Nero used burning Christians as garden lanterns

Like the dark clouds over the Roman Empire, Nero’s reign is shrouded in the darkness of cruelty and madness. The fifth emperor of Rome, who ruled from 54 to 86 A.D., was famous for his cruelty and sadism, sending many of his relatives and loved ones to the grave.

However, one of the worst aspects of his reign was the persecution of the early Christians. Sources testify that Nero sadistically mocked this exotic sect, which rejected polytheism and proclaimed one Lord. He sewed them up in animal skins, poisoned them with dogs, crucified them on crosses, and even set them on fire, thus illuminating the gardens near his palace. Although some of these horrors are not documented, all historians agree that Nero was the first persecutor of Christianity as a religion. It was under his rule that the apostles Peter and Paul suffered.

Modern scholars still argue about the role of Nero in the history of the Roman Empire. Some argue that he is undeservedly accused of “authorship” of the Great Fire of Rome, which destroyed most of the city. However, other researchers note the emperor’s extraordinary popularity among the common people of Rome. Nero sought to fight government corruption and supported the emancipation of slaves when the issue of allowing patrons to imprison them arose in the Senate. He also limited some taxes, which had a positive effect on the lives of Romans.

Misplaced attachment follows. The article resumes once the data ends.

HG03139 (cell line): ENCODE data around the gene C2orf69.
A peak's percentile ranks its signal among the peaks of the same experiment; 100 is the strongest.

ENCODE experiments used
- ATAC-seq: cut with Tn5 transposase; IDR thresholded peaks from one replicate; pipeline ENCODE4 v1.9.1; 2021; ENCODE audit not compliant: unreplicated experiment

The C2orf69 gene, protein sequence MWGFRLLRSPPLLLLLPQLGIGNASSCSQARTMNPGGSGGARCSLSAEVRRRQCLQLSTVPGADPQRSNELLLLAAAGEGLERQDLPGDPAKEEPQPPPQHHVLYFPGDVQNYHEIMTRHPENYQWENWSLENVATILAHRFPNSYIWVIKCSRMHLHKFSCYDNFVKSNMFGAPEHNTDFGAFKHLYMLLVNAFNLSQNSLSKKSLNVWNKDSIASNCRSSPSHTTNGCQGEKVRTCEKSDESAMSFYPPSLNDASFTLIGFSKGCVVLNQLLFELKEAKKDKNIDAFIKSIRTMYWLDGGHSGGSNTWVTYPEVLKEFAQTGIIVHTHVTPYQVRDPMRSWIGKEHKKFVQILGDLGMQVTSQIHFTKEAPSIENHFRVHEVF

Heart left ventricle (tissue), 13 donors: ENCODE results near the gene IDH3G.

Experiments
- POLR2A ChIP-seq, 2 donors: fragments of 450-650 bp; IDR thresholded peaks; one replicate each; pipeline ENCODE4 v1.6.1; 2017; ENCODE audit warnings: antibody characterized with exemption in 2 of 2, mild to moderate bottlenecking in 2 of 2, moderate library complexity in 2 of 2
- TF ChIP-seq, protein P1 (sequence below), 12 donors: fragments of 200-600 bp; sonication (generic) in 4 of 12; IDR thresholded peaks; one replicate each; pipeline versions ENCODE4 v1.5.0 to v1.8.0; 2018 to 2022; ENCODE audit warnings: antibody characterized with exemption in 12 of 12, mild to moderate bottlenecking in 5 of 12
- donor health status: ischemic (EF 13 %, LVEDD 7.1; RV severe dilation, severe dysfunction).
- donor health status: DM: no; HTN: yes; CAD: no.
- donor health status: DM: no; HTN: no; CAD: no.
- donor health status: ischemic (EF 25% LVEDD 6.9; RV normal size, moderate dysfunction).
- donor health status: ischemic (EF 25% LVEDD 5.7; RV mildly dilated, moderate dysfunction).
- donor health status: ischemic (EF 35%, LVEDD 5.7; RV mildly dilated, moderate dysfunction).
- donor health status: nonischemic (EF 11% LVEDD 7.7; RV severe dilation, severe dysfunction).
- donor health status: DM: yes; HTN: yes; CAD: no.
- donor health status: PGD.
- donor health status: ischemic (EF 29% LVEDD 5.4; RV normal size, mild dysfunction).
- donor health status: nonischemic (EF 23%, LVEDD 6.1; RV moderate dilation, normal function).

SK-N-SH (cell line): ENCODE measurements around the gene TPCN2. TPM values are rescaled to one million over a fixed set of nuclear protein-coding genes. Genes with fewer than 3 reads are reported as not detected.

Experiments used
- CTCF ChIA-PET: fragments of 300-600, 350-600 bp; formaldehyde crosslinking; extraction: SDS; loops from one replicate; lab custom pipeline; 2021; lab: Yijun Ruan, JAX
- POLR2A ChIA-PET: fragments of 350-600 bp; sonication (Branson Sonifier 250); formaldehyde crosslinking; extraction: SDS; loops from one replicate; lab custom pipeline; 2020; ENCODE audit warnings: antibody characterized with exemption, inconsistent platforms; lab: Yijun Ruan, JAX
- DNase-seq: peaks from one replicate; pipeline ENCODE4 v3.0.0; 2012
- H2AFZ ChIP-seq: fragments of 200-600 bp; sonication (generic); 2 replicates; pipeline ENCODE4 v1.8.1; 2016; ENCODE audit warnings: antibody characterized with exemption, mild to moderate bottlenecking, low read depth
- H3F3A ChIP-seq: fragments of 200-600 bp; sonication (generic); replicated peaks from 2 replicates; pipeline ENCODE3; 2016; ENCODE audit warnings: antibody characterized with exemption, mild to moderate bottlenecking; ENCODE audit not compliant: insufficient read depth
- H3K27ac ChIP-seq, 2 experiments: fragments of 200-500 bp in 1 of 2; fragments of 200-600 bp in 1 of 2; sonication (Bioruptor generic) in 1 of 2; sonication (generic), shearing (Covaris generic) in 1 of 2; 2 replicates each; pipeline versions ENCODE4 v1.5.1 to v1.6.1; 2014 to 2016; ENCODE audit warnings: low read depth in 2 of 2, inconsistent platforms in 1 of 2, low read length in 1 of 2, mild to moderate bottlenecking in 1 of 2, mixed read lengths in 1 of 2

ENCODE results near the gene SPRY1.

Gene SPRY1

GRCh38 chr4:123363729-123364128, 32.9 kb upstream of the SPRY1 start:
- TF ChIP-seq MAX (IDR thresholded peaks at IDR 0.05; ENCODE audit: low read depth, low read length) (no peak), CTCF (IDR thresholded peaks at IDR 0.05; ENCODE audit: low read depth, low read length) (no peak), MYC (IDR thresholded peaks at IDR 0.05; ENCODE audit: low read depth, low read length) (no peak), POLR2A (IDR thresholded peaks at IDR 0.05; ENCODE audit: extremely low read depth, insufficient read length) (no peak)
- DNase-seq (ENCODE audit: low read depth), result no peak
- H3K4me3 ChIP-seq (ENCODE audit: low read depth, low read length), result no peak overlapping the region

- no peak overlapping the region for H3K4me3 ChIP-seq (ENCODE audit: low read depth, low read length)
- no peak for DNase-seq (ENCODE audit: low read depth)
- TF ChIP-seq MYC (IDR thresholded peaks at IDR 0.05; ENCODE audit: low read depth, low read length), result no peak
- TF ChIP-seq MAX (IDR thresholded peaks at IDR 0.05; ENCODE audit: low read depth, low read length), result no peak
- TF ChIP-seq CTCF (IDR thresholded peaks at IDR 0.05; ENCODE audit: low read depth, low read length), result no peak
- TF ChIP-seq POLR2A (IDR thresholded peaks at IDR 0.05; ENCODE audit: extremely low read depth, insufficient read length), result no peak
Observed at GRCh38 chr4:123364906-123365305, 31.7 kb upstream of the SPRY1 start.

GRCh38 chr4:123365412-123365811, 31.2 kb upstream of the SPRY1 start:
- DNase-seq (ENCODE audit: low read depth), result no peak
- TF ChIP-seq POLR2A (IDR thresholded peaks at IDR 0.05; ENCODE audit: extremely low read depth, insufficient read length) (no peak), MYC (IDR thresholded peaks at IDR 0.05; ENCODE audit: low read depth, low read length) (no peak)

Despite all his cruelty, Nero left a mark on the history of Rome. His reign was a period of controversy and extreme actions that still cause wonder and horror. He was a despot, a persecutor of Christians and at the same time a reformer who sought to improve the lives of his subjects.

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